There are a couple of interesting lessons to take away from that whole nonsense about the Maya and their so-called end-of-the-world prophecy, which was the subject of a story I reported for today's Inquirer.
One lesson is that plausible misinformation is perhaps more dangerous that preposterous misinformation because people will believe the plausible stuff.
The preposterous, in this case, is the notion that the world really will end on December 21 2012. There are of course a few people who will believe anything, even this, but far more people believe the plausible rumor that the ancient Maya really did predict doomsday with their far-reaching sacred calendar.
People who are reasonably skeptical bought into this part, but assumed the Maya didn't know what they were talking about.
Archaeologists who specialize in Mayan culture say that there was never any such prophecy. This date marks the end of a "long cycle" in the Mayan calendar, but there's no evidence the Maya connected this to the world ending. The experts who spoke to me said they think the prophecy rumor is a projection of Judeo-Christian apocalyptic thinking onto the Mayan timekeeping system.
In fact, some archaeologists say it's also wrong to assume this turnover means their calendar will end, any more than ours ends when we hit the end of a millennium. Their calendar is open-ended, just as ours is.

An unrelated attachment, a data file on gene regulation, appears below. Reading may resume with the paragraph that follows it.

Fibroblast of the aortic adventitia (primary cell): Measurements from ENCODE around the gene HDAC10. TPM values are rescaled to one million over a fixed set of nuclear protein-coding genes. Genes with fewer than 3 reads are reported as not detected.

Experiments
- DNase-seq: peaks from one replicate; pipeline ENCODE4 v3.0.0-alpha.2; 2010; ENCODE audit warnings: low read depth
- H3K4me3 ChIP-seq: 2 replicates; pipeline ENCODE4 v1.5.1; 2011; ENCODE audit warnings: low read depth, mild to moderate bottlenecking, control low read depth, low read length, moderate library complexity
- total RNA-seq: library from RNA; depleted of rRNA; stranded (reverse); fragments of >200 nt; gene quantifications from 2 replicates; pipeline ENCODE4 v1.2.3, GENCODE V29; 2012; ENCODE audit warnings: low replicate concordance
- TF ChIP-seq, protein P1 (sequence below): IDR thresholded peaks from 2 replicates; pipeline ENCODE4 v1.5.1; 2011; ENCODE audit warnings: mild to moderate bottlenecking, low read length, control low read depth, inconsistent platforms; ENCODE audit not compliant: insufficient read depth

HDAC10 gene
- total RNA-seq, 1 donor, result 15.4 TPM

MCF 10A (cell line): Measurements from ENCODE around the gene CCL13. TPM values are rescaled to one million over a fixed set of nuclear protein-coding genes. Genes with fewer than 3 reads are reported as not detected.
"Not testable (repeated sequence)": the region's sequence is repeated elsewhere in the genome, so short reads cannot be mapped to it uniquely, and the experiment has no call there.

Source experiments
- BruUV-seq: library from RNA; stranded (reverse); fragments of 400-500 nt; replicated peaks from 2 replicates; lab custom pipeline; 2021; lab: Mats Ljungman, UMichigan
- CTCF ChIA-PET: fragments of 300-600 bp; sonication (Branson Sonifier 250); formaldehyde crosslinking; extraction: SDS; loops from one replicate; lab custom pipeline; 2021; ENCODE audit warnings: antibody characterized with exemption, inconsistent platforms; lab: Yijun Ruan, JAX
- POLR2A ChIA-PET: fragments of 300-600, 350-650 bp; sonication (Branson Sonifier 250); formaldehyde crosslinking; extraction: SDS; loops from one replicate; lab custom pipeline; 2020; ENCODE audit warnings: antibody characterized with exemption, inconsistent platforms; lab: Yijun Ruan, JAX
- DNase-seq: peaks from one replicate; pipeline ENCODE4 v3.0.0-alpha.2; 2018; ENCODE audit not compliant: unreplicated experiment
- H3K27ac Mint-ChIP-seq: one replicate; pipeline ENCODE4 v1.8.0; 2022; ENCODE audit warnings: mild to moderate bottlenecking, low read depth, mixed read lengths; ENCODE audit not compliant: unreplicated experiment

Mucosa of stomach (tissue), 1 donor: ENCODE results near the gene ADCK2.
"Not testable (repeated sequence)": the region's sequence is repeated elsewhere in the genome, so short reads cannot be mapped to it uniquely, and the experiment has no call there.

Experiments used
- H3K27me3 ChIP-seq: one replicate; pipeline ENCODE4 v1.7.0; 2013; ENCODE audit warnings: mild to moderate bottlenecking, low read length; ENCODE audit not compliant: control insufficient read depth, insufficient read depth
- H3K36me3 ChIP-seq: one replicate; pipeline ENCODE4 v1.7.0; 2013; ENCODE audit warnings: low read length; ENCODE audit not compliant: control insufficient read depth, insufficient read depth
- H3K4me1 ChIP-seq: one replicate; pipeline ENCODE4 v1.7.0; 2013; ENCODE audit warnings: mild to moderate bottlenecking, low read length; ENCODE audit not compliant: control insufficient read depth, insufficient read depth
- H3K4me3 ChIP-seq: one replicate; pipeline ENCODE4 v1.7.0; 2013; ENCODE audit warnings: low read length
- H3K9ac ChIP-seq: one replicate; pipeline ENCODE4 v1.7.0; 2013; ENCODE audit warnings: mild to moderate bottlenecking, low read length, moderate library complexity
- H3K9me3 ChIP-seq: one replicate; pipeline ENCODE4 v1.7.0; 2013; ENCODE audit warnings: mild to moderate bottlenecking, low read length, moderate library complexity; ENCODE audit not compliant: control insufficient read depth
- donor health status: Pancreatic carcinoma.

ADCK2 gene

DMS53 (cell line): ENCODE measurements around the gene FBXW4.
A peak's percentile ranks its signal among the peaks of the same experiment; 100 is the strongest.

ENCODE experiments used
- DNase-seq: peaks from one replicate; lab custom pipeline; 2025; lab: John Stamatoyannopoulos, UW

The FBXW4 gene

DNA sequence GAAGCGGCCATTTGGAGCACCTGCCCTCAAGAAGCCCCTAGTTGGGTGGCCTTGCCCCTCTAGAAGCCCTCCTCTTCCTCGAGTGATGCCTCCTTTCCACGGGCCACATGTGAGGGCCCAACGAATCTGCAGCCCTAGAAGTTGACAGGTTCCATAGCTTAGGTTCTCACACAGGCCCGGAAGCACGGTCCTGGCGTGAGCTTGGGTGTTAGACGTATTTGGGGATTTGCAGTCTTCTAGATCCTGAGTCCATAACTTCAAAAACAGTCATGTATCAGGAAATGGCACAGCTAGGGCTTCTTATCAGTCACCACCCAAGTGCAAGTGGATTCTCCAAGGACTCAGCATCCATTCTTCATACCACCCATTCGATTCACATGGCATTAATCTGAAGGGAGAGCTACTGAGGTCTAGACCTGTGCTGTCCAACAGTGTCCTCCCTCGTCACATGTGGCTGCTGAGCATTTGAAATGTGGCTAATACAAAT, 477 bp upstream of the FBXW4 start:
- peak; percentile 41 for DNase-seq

Archaeologist David Stuart told me that the Maya loved to play games with big numbers, and so they actually envisioned numbers in the calendar that strung together 20 20s – allowing time to go one for octillions of years into the future.
The other lesson was that the Maya were fascinating people who made astonishing achievements in mathematics, timekeeping, and astronomy. Read more here.
(Yeah, I know, it's misclassified under health and the copy editor made a major goof in the headline. It's a shame because I put some serious effort into researching the story. On the other hand, the world probably isn't ending on December 12 either).